But the hope was short-lived. Egypt returned to autocratic rule; Syria, Libya and Yemen are a political and social mess; the Islamic State remains a disruptive force in both the Eastern and Western bloc of nations. Why? No viable alternative to Islamism and military rule has worked. While Islamists provide social relief and education for the working class, they do nothing to rid the corruption of wealthy autocrats in all the regions, including Saudi Arabia, Qatar and the United Arab Emirates. Suppression of dissidents, bribery and social inequality remain.
Plan Man’s solutions have always failed to bring true hope and prosperity to every individual. All types of governments have been tried, with none bringing about the desired utopia. Only Jehovah can perform this, and He will do so in His own time. The uprisings of the Arab Spring, as well as other revolutions in our day, have demonstrated the limits of man in achieving a sustainable peace and an equitable world. These uprisings have not been without purpose in God’s plan, however. In fact, these uprising are predicted in prophecy and indicate that the intervention of Jehovah in the world’s affairs is progressing on.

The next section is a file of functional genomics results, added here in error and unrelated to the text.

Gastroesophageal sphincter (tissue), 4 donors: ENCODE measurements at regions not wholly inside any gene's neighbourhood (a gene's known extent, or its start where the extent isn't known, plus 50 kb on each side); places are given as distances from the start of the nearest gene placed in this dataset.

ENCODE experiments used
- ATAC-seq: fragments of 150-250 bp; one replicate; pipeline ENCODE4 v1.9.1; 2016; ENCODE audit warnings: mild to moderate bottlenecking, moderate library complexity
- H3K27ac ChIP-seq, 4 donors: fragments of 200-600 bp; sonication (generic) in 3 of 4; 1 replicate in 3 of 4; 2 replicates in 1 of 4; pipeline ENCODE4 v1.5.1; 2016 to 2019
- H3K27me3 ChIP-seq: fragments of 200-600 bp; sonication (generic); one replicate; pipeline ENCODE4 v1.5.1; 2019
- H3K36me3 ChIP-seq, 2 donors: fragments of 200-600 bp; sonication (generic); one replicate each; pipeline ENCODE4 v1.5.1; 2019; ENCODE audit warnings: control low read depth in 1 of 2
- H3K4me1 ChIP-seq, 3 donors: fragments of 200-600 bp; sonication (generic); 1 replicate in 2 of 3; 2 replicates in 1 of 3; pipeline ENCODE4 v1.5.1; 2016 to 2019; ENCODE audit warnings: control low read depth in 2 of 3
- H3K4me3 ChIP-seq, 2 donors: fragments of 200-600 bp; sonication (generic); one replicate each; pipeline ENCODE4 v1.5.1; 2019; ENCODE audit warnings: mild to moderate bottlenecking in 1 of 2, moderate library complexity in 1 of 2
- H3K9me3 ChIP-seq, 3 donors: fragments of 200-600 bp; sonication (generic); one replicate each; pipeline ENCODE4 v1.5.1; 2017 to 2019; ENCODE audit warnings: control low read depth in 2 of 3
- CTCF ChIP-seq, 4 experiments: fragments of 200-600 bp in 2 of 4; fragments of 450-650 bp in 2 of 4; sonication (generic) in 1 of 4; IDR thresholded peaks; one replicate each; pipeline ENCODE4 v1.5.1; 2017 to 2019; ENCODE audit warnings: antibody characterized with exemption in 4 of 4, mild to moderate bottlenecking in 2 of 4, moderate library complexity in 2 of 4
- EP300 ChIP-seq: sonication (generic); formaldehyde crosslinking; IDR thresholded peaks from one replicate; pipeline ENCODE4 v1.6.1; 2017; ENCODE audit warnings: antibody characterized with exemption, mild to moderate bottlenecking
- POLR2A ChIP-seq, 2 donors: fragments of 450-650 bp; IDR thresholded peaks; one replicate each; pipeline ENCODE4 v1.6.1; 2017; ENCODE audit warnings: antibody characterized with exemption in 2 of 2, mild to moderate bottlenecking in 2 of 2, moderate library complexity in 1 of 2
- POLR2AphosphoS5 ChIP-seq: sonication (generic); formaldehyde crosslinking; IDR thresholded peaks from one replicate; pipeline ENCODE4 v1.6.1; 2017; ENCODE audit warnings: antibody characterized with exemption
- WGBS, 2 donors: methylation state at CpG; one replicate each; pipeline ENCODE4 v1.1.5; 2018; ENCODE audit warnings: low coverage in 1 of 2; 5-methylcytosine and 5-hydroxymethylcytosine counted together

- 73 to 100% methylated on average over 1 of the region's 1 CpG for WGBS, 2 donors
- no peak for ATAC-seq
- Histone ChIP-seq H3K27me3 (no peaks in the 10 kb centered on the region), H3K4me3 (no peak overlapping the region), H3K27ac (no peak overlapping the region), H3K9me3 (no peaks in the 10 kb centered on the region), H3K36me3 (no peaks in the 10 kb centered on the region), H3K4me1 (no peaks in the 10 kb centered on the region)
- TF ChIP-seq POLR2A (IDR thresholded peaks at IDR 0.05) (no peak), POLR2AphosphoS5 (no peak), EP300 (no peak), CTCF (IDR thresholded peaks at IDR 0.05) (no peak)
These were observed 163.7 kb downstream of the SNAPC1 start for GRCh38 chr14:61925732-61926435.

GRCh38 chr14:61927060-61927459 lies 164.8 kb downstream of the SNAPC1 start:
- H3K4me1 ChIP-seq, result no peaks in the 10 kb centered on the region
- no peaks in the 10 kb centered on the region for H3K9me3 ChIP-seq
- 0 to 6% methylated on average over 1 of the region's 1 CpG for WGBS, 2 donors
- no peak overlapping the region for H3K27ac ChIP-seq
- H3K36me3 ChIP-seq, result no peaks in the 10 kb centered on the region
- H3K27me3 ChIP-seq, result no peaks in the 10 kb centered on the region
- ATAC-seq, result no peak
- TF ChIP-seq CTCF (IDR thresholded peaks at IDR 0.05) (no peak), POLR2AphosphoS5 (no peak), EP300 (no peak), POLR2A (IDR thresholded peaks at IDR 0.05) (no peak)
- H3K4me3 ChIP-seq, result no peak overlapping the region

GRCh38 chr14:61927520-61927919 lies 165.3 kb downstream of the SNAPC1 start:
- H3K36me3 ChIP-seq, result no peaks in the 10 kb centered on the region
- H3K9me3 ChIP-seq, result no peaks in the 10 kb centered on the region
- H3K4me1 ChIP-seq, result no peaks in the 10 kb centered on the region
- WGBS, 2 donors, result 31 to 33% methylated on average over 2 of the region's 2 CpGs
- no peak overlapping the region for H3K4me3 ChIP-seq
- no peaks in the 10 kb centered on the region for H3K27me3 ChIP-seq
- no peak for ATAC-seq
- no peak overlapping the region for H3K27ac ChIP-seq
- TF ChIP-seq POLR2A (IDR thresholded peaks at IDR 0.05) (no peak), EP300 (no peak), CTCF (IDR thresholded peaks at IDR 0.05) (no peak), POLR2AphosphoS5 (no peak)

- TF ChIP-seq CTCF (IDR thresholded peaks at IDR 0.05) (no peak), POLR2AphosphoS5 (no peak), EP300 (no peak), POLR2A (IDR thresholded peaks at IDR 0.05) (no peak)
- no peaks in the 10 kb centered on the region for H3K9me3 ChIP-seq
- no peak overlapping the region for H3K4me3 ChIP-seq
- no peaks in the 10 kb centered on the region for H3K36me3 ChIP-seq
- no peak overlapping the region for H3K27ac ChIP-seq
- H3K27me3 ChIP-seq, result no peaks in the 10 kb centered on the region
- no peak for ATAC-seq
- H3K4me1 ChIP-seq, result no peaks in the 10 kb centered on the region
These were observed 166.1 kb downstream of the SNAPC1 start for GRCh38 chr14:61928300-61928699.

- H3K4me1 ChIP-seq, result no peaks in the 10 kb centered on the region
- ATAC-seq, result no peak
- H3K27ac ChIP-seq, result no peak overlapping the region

In Zephaniah’s prophecy, the gathering of nations is a notable precursor to the time when the Lord brings a true end to tyrannical rule. Zephaniah’s prediction in the theme text is that all nations would be “gathered” prior to his intervention. This is not a physical gathering to one spot on earth — that would be quite impossible. However, our world today is virtually gathered through interconnectedness as never before in history. It is now possible to reach every corner of the earth through wireless and mobile connections. Today there are more than seven billion cellular subscriptions and over three billion Internet connections. While over half the world still has no connections, this is changing rapidly through the use of beaming balloons and micro satellites. What happens on a street in Syria can be flashed in seconds around the world to billions of on-lookers.